Submitted to: Plant Disease
Publication Type: Peer Reviewed Journal
Publication Acceptance Date: 11/24/2002
Publication Date: N/A
Citation: Interpretive Summary: Some early investigations and field observations by producers have led some people to believe that herbicide applications may influence the severity of diseases associated with soybean. We designed and conducted experiments involving several modern soybean cultivars and a variety of preemergence and postemergence herbicides, over several environmental conditions, to assess the effect of these variables on the quality of harvested soybean seed. Several different herbicides were applied to a variety of soybean cultivars at four locations in Illinois between 1997 and 2000. Soybean seeds were harvested at maturity and evaluated for seed quality parameters. Percentage of the seeds that were infected with Phomopsis spp. ranged from 1 to 40%, whereas percentage of seeds infected with Cercospora kikuchii was lower, and ranged from 0 to 4% in these investigations. We found that the herbicides used in these studies have little or no effect on seed quality parameters such as incidence of seed pathogens and percent germination. Also, herbicides used did not affect the concentration of oil or protein in the harvested seeds. Soybean seed quality was affected by Phomopsis spp. in that as the percentage of infected seed increased, % germination was decreased. In these investigations over several environments, it appears that Phomopsis spp. may be a more prevalent seed pathogen than is Cercospora kikuchii for soybean fields in central and northern Illinois. These findings have helped to clarify that modern herbicides on modern soybean cultivars have little to no effect on soybean seed pathogens or oil or protein content. The results should be beneficial to researchers and public and private outreach personnel who are conducting soybean pest management research and preparing guidelines for soybean production and protection.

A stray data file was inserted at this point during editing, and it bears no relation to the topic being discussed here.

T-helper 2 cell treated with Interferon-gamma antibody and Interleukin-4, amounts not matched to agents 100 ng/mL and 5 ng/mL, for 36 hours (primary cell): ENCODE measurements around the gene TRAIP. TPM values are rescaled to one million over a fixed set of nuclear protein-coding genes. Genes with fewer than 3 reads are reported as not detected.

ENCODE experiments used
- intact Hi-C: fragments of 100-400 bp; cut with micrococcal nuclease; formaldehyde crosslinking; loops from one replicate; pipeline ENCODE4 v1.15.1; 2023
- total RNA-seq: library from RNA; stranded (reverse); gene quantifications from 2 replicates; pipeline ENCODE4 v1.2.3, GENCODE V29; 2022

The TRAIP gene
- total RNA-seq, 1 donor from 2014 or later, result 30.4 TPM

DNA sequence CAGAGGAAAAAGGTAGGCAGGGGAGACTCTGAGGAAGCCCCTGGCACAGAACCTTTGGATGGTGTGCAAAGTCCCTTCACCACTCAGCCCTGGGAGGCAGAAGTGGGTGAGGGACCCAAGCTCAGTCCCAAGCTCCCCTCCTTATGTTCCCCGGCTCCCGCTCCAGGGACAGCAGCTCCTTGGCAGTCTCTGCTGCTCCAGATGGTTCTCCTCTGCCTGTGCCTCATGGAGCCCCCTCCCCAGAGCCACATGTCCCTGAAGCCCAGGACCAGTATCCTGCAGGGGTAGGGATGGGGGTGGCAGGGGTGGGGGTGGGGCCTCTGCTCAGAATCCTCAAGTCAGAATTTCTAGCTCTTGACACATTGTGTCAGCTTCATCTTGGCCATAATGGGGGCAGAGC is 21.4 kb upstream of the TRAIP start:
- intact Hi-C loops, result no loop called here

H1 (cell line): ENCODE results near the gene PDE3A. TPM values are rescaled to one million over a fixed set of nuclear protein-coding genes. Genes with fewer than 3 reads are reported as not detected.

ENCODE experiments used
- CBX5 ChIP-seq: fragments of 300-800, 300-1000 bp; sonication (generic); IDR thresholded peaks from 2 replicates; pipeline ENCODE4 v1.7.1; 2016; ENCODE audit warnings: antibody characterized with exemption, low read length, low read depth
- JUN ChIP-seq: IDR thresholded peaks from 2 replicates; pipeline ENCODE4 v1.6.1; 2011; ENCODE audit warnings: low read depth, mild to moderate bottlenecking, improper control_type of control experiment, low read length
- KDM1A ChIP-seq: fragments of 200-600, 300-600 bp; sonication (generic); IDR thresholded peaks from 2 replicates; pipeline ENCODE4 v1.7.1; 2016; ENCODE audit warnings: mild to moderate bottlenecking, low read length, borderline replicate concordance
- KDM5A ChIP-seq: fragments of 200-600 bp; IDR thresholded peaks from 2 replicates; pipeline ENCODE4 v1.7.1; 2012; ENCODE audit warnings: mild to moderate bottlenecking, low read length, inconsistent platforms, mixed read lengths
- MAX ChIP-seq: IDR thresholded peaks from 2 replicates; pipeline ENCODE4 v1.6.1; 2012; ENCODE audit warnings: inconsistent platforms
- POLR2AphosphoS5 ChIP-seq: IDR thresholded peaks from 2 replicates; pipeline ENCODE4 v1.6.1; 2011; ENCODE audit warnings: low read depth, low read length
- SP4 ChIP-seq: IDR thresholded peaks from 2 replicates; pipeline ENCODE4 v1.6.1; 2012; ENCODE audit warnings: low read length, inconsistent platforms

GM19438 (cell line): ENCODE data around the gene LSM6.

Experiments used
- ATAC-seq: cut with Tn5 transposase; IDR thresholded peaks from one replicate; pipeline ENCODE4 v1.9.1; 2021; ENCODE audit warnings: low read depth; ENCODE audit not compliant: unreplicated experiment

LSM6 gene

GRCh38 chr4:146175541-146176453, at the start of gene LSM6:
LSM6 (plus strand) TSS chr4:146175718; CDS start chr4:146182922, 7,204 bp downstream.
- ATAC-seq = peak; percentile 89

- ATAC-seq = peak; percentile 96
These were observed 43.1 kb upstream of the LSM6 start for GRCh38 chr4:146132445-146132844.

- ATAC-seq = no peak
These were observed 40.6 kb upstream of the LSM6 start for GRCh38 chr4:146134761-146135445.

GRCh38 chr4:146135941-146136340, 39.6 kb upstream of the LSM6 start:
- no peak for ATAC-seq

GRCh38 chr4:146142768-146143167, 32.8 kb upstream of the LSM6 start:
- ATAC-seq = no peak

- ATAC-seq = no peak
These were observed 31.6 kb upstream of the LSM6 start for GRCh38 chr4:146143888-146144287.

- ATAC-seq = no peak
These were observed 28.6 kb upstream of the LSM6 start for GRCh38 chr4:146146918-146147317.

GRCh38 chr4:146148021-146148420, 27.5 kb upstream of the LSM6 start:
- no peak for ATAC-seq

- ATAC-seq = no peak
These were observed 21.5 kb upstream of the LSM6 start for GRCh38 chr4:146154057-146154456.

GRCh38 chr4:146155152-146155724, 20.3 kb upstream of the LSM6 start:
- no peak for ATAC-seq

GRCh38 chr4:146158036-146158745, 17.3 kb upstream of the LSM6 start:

Technical Abstract: Different herbicides were applied to soybean plants in field plots planted to different soybean cultivars located at four locations in Illinois between 1997 and 2000. Treatments varied from hand weeded to preemergence herbicides to postemergence herbicides. Soybean seeds were harvested and evaluated for different seed quality parameters. The percentage of seeds infected with Phomopsis spp. ranged from 1 to 40%, and the percentage of seeds infected with Cercospora kikuchii was low, ranging from 0 to 4%. Herbicides had little or no effect on seed quality parameters such as percent germination and incidence of seed pathogens or on protein and oil concentrations. Soybean seed quality was affected by Phomopsis spp. In that there were significant(P 0.05)inverse correlations between Phomopsis spp. Incidence and percentage see germination. It appears that Phomopsis spp. may be a more prevalent seed pathogen than C. kikuchii for soybean fields in central to northern Illinois.